On the evening of the day that had seen the meeting between Holles and Tucker, at about the same hour that Sir John Lawrence was vainly representing at Whitehall the expediency of closing the theatres and other places of congregation in view of the outbreak of plague within the City itself, His Grace of Buckingham was sitting down to supper with a merry company in the great dining-room of Wallingford House.

Eleven sat down to a table that was laid for twelve. The chair on the Duke’s right stood empty. The guest of honour, Miss Farquharson, had not yet arrived. At the last moment she had sent a message that she was unavoidably detained for some little time at home, and that, if on this account it should happen that she must deny herself the honour of sitting down to supper at his grace’s table, at least she would reach Wallingford House in time for the reading with which his grace was to delight the company.

It was in part a fiction. There was nothing to detain Miss Farquharson beyond a revival of her uneasy intuitions, which warned her against the increase of intimacy that would attend her inclusion in the Duke’s supper-party. The play, however, was another affair. Therefore she would so time her arrival that she would find supper at an end and the reading about to begin. To be entirely on the safe side, she would present herself at Wallingford House two hours after the time for which she had been bidden.

His grace found her message vexatious, and he would have postponed supper until her arrival but that his guests did not permit him to have his own way in the matter. As the truth was that there was no first act in existence, for the Duke had not yet written a line of it and probably never would, and that supper was to provide the whole entertainment, it follows that this would be protracted, and that however late she came she was likely still to find the party at table. Therefore her late arrival could be no grave matter in the end. Meanwhile, the empty chair on the Duke’s right awaited her.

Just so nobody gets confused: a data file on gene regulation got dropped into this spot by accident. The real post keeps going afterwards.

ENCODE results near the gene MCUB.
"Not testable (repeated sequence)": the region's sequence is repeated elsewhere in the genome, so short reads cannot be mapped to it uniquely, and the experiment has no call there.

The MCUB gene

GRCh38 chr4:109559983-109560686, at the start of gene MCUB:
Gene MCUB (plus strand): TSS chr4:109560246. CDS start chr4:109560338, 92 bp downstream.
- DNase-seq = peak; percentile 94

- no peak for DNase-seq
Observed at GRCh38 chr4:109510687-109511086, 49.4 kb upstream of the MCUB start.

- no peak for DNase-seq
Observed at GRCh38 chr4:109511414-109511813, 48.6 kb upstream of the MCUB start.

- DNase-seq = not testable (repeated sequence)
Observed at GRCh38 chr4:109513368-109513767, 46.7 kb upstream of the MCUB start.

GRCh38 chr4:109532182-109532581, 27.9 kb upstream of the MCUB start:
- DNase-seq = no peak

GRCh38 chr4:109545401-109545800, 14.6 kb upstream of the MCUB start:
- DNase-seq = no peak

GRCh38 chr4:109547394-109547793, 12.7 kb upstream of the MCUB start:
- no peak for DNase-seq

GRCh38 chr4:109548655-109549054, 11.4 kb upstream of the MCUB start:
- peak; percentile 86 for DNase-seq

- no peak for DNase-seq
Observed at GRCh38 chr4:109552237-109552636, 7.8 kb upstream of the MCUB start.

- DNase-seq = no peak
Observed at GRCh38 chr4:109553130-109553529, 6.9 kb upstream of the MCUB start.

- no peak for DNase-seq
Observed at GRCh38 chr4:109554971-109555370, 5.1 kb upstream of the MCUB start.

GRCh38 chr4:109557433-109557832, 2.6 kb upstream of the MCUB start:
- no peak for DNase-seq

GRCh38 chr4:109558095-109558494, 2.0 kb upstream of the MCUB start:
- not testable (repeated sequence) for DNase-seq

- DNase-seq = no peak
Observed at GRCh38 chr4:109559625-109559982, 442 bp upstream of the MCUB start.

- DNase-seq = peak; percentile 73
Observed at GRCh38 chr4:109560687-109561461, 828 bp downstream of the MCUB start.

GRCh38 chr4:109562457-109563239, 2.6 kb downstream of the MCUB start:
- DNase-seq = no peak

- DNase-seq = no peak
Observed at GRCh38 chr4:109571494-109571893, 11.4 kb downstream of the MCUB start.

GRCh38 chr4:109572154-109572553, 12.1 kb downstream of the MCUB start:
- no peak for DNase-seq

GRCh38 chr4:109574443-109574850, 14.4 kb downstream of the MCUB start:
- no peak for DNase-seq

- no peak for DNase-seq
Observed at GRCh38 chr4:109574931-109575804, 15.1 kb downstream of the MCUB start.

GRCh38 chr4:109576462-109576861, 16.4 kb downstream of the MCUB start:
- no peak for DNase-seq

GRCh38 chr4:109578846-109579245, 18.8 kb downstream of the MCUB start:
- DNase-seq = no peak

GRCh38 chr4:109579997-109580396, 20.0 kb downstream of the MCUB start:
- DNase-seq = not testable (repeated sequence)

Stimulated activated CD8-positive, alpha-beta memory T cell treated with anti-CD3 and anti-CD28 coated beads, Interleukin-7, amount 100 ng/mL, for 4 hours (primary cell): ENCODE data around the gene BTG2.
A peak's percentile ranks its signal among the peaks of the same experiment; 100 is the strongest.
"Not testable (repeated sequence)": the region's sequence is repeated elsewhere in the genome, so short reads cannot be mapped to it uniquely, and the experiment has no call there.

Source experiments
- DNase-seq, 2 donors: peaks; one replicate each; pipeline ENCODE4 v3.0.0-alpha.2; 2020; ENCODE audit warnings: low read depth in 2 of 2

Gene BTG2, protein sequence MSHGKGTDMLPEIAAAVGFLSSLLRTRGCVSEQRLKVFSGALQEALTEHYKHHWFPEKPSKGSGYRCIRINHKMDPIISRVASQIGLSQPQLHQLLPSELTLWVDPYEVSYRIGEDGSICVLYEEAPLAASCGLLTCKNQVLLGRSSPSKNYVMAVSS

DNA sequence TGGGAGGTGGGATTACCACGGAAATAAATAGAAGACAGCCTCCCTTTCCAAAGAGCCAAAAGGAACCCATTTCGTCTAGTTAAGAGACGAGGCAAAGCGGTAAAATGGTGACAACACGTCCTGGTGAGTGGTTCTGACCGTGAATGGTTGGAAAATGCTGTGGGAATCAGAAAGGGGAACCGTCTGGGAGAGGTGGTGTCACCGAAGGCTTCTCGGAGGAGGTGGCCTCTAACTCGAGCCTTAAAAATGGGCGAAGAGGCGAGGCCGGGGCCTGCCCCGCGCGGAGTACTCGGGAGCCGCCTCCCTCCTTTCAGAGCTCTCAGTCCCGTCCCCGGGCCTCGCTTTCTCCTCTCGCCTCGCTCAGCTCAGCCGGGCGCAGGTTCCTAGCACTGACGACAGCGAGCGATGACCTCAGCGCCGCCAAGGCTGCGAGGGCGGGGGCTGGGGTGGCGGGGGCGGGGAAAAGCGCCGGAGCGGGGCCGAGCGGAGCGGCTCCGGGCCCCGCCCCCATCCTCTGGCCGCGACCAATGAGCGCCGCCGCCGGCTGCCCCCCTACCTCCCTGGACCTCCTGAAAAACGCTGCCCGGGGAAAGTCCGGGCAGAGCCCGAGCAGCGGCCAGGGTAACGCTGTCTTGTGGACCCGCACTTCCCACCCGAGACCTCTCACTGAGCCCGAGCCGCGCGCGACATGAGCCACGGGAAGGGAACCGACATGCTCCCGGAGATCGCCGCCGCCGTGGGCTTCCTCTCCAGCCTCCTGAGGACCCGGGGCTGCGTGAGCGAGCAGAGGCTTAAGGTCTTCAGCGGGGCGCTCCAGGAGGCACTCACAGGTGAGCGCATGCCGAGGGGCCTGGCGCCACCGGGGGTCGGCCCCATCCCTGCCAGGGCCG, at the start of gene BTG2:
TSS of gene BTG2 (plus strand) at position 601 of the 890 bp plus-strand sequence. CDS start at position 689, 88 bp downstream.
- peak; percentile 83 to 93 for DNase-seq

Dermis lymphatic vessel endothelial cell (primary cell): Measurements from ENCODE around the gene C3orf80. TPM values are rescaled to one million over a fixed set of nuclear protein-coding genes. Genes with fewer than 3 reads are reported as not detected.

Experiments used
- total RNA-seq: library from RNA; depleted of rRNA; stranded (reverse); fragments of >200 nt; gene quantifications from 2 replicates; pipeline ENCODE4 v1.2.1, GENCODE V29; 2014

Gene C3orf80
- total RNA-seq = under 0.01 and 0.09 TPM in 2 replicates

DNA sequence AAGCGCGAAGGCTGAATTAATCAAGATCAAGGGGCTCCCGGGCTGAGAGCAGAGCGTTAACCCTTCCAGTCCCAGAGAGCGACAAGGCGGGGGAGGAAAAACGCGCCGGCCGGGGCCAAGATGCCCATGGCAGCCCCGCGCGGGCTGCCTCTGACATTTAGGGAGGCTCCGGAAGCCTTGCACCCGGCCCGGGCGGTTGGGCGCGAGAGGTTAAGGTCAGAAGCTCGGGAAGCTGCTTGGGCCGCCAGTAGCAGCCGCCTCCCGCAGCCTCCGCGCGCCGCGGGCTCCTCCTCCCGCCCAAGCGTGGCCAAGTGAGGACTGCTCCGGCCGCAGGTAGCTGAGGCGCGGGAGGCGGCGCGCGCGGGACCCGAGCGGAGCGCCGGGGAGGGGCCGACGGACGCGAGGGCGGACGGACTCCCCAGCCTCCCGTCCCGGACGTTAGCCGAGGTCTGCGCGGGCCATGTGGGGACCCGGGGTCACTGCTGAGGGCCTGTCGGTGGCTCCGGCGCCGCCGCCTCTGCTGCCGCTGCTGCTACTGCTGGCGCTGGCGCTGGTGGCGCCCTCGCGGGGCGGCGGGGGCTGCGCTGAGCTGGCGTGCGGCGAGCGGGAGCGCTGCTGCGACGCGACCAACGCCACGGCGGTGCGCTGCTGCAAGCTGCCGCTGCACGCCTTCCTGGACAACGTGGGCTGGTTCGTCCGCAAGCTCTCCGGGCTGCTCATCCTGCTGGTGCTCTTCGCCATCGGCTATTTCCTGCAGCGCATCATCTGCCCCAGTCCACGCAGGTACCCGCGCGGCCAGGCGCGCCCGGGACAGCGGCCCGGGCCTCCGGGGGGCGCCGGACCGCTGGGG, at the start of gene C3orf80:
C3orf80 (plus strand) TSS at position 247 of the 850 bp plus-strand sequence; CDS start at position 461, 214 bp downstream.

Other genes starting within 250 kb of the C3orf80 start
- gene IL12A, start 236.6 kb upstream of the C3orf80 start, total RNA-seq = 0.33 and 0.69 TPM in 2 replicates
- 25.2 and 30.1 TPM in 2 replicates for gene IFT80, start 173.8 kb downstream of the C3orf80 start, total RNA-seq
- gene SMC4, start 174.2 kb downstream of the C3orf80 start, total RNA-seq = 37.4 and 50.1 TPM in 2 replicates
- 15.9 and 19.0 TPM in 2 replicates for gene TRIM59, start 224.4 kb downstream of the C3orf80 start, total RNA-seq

They were a very merry company, and as time passed they grew merrier. There was Etheredge, of course, the real promoter of the whole affair, and this elegant, talented libertine who was ultimately—and at a still early age—to kill himself with drinking was doing the fullest justice to the reputation which the winecup had already earned him. There was Sedley, that other gifted profligate, whose slim, graceful person and almost feminine beauty gave little indication of the roistering soul within. Young Rochester should have been of the party, but he was at that moment in the Tower, whither he had been sent as a consequence of his utterly foolish and unnecessary attempt to abduct Miss Mallet two nights ago. But Sir Harry Stanhope filled his vacant place—or, at least, half-filled it, for whilst Rochester was both wit and libertine, young Stanhope was a libertine only. And of course there was Sir Thomas Ogle, that boon companion of Sedley’s, and two other gentlemen whose names have not survived. The ladies were of less distinguished lineage. There was the ravishingly fair little Anne Seymour from the Duke’s House, her white shoulders displayed in a décolletage that outraged even the daring fashion of the day. Seated between Stanhope and Ogle, she was likely to become a bone of contention between them in a measure as they drowned restraint in wine. There was Moll Davis from the King’s House seated on the Duke’s left, with Etheredge immediately below her and entirely engrossing her, and there was that dark, statuesque, insolent-eyed Jane Howden, languidly spreading her nets for Sir Charles Sedley, who showed himself willing and eager to be taken in them. A fourth lady on Ogle’s left was making desperate but futile attempts to draw Sir Thomas’s attention from Miss Seymour.